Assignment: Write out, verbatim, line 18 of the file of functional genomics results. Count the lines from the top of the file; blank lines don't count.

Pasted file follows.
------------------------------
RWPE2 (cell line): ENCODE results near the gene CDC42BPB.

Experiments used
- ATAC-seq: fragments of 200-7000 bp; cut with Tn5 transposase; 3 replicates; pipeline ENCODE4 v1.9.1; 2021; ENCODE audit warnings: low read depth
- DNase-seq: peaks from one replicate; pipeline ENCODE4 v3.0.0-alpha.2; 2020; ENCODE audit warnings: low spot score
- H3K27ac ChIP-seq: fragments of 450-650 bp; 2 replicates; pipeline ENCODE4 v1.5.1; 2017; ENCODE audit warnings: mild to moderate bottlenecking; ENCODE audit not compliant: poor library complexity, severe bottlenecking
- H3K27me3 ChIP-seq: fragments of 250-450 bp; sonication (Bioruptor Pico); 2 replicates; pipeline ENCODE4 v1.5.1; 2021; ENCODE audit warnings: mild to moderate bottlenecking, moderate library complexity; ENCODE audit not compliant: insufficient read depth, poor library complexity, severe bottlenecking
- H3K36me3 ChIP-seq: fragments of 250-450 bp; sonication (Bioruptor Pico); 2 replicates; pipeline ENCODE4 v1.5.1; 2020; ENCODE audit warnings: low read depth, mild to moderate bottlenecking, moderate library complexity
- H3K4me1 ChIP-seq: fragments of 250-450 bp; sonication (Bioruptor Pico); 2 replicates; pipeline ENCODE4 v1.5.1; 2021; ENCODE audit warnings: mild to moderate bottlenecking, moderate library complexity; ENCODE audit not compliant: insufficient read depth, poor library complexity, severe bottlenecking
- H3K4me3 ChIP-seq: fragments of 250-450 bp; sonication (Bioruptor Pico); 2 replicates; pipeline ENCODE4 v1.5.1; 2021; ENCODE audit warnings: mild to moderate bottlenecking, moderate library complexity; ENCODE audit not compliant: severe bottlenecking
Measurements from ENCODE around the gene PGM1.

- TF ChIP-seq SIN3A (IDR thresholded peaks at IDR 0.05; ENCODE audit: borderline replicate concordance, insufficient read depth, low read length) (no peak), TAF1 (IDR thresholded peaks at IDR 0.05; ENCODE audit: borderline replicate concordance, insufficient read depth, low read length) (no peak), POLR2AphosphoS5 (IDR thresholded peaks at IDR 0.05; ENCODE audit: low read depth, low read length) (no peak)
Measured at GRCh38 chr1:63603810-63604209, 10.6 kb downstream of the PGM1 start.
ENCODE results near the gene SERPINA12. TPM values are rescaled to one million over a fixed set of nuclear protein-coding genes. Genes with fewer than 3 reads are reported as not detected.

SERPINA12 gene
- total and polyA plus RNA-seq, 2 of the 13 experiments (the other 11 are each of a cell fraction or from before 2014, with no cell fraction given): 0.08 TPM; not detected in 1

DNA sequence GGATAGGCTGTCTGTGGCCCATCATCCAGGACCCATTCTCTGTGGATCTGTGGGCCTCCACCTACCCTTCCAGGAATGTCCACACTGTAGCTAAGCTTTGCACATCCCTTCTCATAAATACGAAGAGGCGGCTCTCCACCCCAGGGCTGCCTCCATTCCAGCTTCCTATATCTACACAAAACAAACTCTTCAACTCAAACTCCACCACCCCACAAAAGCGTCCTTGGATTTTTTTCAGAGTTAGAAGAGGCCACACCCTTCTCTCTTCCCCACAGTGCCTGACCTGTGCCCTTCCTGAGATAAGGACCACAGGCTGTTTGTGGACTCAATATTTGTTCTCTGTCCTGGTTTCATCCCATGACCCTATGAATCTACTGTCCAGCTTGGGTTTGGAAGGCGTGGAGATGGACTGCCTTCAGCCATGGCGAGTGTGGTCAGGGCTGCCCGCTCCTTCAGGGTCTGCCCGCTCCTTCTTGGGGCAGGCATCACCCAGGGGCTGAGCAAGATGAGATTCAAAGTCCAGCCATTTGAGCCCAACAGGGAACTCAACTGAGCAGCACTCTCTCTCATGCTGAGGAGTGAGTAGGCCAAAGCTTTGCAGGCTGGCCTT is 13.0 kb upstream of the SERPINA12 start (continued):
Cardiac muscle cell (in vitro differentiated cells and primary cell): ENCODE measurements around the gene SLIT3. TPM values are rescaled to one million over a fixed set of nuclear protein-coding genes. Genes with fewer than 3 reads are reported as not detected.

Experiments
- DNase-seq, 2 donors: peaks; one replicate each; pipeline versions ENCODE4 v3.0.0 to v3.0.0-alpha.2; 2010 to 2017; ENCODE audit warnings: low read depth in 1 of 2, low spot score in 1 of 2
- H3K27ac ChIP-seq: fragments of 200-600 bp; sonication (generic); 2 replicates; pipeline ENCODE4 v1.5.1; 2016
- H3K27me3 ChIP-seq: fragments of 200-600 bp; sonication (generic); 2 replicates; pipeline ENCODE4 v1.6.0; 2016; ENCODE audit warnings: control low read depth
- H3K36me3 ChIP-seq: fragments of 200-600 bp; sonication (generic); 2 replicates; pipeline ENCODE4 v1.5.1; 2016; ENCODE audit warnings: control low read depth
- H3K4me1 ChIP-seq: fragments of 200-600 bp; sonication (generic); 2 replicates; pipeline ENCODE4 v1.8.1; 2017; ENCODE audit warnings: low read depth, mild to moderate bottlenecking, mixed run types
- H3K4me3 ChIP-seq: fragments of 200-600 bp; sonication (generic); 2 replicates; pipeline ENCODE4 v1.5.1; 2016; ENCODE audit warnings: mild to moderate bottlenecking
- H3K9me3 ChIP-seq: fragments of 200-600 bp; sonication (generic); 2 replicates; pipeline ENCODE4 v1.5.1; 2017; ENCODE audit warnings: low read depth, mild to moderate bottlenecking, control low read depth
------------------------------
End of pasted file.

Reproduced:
Experiments